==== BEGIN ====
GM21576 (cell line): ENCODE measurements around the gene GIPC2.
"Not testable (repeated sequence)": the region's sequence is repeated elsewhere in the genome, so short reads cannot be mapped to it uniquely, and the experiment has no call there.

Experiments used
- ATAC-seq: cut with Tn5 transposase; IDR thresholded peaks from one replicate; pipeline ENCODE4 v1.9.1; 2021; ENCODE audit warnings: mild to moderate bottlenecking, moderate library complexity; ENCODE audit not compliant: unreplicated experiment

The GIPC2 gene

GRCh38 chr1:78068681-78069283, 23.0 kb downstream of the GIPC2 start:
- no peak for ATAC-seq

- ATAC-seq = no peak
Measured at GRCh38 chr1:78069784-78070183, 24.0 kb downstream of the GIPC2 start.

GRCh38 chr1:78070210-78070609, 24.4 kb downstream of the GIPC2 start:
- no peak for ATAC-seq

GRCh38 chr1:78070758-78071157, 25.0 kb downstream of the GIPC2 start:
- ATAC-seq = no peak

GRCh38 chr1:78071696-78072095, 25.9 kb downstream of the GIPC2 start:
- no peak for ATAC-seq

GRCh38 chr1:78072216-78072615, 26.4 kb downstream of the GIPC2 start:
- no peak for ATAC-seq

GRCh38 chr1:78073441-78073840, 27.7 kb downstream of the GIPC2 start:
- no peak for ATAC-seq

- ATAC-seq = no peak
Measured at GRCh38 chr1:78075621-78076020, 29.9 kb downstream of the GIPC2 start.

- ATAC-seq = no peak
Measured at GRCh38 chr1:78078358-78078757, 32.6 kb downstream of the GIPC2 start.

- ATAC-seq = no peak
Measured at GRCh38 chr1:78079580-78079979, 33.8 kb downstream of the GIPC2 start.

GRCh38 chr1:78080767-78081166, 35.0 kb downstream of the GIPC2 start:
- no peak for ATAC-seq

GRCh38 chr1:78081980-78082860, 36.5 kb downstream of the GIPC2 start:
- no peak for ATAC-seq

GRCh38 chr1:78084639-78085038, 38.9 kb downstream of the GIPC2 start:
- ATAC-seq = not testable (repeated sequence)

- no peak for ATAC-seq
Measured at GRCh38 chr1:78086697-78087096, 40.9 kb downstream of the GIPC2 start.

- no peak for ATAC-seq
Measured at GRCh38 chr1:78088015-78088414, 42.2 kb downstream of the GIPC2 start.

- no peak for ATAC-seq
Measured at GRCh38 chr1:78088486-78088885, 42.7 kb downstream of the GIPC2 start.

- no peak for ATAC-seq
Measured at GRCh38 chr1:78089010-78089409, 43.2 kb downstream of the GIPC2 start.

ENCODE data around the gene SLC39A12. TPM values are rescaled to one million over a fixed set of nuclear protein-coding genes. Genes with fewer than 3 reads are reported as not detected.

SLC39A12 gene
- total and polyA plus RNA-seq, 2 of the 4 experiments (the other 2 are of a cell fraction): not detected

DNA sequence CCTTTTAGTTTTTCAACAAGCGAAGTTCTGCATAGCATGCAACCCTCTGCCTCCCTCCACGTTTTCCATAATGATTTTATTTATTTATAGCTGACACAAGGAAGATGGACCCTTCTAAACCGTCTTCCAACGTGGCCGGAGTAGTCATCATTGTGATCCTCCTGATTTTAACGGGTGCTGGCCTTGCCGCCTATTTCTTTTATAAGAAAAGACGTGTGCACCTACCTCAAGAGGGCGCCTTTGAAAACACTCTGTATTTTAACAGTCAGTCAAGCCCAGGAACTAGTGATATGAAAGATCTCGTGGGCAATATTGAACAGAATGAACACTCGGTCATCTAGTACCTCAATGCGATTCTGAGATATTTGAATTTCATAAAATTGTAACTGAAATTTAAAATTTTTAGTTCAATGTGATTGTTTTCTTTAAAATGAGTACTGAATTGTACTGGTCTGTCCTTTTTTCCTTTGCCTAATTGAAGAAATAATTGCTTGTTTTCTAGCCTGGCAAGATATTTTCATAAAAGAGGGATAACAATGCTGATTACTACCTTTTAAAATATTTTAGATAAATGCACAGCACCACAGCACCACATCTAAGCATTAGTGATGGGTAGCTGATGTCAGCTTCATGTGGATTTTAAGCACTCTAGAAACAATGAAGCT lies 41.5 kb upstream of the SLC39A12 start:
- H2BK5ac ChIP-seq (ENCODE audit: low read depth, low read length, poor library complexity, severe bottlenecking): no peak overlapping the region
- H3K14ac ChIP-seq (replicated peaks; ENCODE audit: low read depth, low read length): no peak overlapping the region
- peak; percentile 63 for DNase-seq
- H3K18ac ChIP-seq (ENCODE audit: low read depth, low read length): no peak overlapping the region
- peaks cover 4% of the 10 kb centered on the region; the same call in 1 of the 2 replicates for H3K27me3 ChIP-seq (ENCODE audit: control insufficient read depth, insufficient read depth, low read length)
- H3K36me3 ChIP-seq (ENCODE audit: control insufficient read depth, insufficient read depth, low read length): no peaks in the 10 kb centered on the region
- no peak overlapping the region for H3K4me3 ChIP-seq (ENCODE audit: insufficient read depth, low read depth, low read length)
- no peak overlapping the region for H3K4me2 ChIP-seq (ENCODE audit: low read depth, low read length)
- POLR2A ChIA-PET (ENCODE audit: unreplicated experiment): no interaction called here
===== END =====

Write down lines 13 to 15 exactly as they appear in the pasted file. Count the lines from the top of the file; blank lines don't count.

- ATAC-seq = no peak

GRCh38 chr1:78071696-78072095, 25.9 kb downstream of the GIPC2 start:
- no peak for ATAC-seq